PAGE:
Fitbit has made a surprising move by announcing it is ceasing sales in select Asian countries. This development comes even as the company launches its new Charge 6 device, raising questions about the company’s broader strategy. What’s going on?
A brief history of Fitbit
Fitbit, which was founded in 2007, quickly became synonymous with fitness tracking. The company’s wearables have evolved over time, with features ranging from basic step counting to advanced health monitoring such as ECG.
The acquisition of the wearables manufacturer by Google in 2019 marked a watershed moment in the company’s history. This integration has so far resulted in a greater emphasis on software, with Google’s ecosystem becoming more central to Fitbit’s offerings. However, the full ramifications of the acquisition to Fitbit and its customers are yet to be seen.
Exiting select markets
The latest development is a strange one. According to an official statement from Google, Fitbit will no longer sell its products in Hong Kong, Korea, Malaysia, Thailand, and the Philippines.
The cessation of sales became effective on August 11, 2023. Fitbit Premium memberships in these countries will not renew automatically. But they will continue to be supported until the end of the current billing period plus an extra 30 days.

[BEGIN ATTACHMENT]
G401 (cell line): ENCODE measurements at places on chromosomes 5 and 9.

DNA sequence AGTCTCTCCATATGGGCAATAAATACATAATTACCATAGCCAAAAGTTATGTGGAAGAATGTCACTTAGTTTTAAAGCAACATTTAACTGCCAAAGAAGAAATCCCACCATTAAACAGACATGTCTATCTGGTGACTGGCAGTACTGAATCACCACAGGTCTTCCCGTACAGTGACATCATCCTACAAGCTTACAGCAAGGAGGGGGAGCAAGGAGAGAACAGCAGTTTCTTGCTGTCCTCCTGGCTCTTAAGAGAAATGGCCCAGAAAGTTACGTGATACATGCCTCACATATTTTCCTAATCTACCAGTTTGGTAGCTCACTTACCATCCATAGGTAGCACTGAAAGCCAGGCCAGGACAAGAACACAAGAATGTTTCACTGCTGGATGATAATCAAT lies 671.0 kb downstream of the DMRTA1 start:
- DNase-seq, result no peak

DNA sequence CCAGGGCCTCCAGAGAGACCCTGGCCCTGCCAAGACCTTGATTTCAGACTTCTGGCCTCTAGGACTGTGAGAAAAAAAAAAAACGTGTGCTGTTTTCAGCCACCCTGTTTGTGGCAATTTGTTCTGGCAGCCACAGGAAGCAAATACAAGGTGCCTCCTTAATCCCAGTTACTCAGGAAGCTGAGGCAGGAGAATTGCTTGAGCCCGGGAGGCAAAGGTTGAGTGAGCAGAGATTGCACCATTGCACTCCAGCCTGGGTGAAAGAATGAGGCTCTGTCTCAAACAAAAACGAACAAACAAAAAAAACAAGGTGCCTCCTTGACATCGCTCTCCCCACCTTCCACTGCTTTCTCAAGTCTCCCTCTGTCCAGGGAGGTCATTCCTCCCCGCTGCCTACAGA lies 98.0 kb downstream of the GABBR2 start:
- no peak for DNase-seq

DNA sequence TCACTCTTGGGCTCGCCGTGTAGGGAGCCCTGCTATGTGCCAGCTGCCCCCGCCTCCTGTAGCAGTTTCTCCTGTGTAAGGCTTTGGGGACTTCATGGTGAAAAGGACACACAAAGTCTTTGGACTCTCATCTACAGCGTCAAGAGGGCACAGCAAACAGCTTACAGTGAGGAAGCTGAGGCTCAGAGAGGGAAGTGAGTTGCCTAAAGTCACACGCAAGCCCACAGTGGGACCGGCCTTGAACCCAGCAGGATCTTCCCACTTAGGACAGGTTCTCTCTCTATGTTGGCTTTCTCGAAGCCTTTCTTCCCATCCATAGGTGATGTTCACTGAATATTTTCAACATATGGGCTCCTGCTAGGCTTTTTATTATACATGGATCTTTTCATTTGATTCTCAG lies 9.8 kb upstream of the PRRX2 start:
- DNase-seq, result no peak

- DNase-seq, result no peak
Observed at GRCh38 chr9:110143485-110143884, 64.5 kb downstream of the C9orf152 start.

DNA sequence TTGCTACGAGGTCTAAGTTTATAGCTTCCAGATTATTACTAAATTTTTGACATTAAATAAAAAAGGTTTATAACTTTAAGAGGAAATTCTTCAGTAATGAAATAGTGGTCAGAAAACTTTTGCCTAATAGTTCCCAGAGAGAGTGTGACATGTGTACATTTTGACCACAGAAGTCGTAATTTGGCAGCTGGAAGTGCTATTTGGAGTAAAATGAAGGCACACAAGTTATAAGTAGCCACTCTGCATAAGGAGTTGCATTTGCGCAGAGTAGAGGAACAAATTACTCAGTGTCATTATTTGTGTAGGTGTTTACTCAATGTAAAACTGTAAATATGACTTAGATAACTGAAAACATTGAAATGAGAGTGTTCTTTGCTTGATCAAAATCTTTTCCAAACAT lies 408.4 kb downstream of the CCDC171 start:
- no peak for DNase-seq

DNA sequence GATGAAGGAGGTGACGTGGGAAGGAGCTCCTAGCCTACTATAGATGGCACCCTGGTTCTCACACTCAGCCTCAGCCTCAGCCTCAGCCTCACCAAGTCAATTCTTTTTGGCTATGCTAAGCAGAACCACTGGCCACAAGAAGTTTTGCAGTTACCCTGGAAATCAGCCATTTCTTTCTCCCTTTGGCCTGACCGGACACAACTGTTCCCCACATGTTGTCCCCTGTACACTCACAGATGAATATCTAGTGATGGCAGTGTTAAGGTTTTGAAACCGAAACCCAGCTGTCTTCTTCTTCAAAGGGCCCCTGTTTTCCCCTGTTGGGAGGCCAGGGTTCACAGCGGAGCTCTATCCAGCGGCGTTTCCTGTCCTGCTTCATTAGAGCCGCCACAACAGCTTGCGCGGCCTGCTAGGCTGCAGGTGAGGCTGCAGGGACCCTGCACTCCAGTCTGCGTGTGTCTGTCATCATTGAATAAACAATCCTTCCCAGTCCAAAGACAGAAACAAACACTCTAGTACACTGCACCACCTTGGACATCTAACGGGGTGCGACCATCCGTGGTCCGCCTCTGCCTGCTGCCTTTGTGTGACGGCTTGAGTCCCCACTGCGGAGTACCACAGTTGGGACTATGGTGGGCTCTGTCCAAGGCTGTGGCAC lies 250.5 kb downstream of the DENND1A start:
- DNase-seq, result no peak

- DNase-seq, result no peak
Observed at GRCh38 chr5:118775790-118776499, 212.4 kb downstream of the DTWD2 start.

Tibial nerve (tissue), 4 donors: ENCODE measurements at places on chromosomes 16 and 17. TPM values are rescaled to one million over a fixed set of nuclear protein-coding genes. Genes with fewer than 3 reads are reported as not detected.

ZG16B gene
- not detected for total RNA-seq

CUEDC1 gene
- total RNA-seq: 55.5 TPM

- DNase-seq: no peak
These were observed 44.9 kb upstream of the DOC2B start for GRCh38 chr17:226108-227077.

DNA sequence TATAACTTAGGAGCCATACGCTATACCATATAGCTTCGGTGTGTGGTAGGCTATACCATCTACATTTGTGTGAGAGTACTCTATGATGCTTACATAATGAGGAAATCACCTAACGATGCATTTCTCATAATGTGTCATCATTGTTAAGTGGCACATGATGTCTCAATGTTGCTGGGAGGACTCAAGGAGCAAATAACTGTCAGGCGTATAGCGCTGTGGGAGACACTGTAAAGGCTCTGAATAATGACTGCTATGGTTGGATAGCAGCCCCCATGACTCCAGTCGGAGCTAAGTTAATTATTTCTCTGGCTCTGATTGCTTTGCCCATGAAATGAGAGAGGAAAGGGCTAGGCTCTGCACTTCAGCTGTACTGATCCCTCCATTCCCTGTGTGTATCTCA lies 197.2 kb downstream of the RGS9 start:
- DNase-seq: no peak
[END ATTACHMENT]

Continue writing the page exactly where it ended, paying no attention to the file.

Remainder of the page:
The affected countries have a combined population of more than 200 million people, so it is not a small market. This strategic shift could be an attempt to focus on more profitable countries. Or it could be a shift towards a greater emphasis on software development.
The company has not explicitly stated the reasons for this decision, but one could also speculate that regulatory hurdles, market saturation, or the costs associated with maintaining a presence in these countries could also be contributing factors. Hard to say, exactly.
The Charge 6: A singular focus
In contrast to its market exit, Fitbit has launched the Charge 6 yesterday, its only hardware release so far in 2023. A pretty quiet year in Fitbit standards.
The new device leans heavily into Google’s ecosystem and offers features like Google Maps integration and Google Wallet. As far as build, it is made of 100% recycled aluminium and comes in a variety of vibrant colours such as Obsidian, Porcelain, and Coral.
Thanks to Google’s improved algorithms, Charge 6 promises up to 60% more accurate heart rate data during intense physical activities. There are a few more exercises it can track, and the device can broadcast heart rate to third-party devices via Bluetooth. The only other notable change is the return of the physical button on the side. So it’s not what most people would call a huge upgrade.
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The simultaneous release of the Charge 6 and withdrawal from specific Asian markets portrays Fitbit as a brand in transition. The company appears to be putting deeper software integration with Google ahead of hardware initiatives and global reach. It remains to be seen whether this dual strategy will pay off in the long run.
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